In this case, the defendant attempted to challenge both the claim that the diagnosis was improperly delayed, and the claim that the delayed diagnosis caused the injuries. While the defendant managed to secure multiple medical experts to support its contentions, the arguments were ultimately unsuccessful, as the arbitrator did not agree with the defendant’s experts. Instead, the arbitrator concluded that under the applicable standard of care, a reasonable physician in the same or similar circumstances would have performed further testing and evaluation earlier to determine the precise nature of the infection. Thus, the failure to do so in this case constituted malpractice, and that delayed diagnosis enabled the infection to worsen and significantly harm the patient.
Another interesting lesson from this case involves the method for this dispute resolution. This case proceeded through an arbitration, an alternative dispute resolution process that forgoes the public forum of a civil court. Arbitration is a creature of contract, and it is likely the patient signed an agreement as part of his receipt of medical services whereby he agreed to arbitrate any issues. There are advantages and disadvantages to arbitration vs. standard litigation. Some advantages can include a more expeditious process, greater privacy compared to public court filings (although not complete privacy as certain arbitration cases are newsworthy and become public), and the absence of jurors, which can prevent runaway adverse verdicts.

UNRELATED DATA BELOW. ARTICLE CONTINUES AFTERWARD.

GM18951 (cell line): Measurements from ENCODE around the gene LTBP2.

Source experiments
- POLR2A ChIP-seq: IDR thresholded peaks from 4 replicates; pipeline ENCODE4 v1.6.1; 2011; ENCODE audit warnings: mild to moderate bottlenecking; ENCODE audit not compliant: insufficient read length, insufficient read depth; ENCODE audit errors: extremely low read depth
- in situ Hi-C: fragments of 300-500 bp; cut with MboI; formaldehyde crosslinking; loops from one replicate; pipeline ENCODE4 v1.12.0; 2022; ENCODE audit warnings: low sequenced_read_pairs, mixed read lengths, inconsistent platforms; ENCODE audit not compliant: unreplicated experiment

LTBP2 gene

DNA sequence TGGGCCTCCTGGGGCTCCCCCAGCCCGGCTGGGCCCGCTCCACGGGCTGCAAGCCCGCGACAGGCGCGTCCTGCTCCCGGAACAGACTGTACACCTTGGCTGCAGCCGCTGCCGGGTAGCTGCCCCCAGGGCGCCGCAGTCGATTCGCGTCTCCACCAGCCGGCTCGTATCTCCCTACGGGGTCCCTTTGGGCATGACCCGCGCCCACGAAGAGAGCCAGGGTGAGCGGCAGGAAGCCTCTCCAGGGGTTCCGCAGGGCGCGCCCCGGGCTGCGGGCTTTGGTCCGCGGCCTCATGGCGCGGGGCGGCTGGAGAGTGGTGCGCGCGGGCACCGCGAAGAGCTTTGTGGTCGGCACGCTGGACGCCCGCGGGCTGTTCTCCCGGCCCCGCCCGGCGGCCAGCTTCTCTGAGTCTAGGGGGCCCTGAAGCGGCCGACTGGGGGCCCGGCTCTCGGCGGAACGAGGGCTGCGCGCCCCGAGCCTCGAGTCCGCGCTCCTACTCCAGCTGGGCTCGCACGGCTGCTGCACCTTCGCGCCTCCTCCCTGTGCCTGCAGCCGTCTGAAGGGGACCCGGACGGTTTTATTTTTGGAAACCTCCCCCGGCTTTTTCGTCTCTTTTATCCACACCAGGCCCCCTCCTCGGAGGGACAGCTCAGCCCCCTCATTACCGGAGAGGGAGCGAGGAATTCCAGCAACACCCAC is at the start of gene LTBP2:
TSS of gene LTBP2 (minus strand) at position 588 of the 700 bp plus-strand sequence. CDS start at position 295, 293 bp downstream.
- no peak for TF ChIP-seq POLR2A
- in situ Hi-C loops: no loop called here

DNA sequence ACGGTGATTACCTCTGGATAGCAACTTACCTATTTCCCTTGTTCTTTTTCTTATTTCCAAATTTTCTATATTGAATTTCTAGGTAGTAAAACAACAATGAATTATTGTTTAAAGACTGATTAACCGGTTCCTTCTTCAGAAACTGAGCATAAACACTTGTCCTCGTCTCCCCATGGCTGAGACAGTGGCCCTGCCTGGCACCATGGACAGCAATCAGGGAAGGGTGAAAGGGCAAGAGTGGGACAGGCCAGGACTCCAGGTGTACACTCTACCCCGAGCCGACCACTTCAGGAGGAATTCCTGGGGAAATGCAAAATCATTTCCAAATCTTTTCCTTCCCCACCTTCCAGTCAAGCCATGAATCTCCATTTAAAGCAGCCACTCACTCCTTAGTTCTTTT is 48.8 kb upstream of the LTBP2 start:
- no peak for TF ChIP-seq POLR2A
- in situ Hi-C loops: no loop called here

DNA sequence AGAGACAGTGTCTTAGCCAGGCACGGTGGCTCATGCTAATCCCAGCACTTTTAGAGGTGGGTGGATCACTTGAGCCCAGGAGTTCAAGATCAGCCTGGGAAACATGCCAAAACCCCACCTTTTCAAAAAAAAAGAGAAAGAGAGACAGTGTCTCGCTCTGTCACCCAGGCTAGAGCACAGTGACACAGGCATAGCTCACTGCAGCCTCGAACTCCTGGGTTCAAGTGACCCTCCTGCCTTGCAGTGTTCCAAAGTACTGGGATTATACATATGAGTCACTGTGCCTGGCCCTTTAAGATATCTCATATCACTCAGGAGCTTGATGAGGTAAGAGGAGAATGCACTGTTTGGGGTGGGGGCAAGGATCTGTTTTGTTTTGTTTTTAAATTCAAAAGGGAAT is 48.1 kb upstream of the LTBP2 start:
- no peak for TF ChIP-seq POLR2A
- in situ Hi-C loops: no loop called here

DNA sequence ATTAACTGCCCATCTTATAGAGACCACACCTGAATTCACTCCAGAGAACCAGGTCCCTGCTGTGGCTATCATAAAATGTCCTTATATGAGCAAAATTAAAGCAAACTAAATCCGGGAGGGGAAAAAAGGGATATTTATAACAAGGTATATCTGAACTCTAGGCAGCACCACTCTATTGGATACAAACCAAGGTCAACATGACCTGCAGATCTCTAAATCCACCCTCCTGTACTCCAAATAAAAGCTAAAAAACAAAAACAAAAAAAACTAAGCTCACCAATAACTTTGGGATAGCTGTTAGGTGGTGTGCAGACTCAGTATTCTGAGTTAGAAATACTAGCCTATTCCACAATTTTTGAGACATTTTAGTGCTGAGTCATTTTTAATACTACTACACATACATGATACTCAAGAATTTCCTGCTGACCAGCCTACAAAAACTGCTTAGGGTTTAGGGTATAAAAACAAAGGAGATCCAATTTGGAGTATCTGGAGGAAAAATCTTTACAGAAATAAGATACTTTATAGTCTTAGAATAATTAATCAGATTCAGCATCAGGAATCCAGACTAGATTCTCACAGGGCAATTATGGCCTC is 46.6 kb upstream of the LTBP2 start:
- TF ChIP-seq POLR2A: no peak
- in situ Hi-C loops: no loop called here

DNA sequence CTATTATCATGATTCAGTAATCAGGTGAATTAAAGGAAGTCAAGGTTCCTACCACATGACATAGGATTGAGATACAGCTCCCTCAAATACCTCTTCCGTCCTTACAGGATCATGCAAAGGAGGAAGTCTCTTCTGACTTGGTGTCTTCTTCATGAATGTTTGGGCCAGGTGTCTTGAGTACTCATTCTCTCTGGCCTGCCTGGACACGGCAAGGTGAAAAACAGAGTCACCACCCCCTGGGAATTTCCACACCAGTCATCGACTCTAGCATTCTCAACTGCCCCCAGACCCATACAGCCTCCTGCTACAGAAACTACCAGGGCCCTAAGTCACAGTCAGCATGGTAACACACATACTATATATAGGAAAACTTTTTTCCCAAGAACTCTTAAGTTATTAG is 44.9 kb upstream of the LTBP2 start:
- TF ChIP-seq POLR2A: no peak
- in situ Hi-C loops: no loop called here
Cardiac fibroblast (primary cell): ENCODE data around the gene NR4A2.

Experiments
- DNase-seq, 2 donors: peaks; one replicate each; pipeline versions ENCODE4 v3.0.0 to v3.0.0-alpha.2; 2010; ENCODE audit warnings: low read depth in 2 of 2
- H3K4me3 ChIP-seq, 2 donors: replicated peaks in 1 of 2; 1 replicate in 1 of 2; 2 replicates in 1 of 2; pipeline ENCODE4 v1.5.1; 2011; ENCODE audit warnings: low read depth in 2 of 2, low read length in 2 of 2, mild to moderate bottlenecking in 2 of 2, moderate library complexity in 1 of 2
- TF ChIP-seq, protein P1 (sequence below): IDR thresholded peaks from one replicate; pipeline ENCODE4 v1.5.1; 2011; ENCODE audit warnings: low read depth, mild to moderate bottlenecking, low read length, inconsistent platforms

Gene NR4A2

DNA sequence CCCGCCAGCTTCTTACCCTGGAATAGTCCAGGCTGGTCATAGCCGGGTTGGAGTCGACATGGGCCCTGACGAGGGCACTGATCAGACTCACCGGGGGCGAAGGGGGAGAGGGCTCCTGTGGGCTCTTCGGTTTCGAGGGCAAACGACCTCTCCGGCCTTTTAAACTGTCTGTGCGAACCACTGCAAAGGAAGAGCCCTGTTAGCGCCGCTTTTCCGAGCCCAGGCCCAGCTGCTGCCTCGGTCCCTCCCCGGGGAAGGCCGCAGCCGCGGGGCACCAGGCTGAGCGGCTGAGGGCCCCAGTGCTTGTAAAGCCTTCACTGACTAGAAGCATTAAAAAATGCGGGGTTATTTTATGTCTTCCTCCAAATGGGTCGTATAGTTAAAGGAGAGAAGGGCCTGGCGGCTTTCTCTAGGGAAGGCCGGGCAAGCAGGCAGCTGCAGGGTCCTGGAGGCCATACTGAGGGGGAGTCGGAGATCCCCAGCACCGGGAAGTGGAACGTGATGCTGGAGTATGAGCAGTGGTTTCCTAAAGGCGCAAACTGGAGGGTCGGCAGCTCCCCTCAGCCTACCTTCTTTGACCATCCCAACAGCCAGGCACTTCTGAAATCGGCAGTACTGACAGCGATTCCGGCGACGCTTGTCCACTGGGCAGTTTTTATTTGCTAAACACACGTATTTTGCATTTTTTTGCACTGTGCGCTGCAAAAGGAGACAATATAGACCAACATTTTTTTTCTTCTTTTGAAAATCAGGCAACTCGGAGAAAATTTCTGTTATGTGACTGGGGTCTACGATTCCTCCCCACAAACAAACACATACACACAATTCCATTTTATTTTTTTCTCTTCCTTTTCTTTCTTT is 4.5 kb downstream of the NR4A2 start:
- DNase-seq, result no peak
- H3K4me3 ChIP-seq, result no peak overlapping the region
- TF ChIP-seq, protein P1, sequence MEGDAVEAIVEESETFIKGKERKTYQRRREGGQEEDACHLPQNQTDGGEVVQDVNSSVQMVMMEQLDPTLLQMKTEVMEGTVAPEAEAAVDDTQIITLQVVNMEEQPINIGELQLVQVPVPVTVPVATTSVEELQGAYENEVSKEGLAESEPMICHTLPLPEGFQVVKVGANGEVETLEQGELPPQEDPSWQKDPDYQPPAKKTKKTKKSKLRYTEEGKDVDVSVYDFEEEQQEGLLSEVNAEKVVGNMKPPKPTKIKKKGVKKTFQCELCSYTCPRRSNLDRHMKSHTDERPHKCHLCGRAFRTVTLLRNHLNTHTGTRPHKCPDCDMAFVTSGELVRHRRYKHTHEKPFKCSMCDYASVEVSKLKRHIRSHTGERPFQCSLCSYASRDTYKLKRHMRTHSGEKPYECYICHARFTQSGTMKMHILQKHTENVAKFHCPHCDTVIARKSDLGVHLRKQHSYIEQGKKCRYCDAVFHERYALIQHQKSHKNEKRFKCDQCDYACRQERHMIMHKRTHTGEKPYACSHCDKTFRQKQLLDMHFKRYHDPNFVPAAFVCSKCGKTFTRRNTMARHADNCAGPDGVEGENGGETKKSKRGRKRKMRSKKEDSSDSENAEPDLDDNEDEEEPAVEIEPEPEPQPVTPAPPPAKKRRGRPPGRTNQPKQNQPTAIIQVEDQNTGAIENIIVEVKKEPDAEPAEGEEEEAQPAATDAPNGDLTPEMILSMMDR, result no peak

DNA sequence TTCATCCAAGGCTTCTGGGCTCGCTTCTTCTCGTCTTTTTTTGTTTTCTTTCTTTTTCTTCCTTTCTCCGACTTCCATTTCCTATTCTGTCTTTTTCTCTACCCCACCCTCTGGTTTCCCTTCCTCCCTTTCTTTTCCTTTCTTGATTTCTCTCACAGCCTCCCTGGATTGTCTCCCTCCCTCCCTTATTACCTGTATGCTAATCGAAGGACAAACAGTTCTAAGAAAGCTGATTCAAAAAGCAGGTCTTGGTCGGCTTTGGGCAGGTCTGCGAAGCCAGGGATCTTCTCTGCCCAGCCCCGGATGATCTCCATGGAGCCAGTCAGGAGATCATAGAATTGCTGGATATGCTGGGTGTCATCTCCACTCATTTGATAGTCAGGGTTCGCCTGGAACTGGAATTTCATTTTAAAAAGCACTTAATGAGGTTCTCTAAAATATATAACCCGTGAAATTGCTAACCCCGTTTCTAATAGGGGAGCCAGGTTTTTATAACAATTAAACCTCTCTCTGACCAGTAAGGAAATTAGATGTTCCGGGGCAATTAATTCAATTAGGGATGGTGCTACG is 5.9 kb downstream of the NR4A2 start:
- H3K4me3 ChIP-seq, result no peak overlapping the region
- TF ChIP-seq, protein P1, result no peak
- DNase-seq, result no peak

At the same time, arbitration is not without its drawbacks, as arbitration itself is a more expensive forum since the parties have to pay for one or more individuals to serve as arbitrator. Typically, they are practicing attorneys or retired judges who charge substantial hourly rates. Arbitration’s attempt to streamline proceeds also might limit the parties’ efforts to secure information from third parties through discovery, including limiting the number of depositions. Care providers should consult risk managers and counsel to consider the multitude of advantages and disadvantages, and whether requiring patients to resolve disputes through arbitration is best for each care provider.
- Private arbitration, decided April 19, 2021.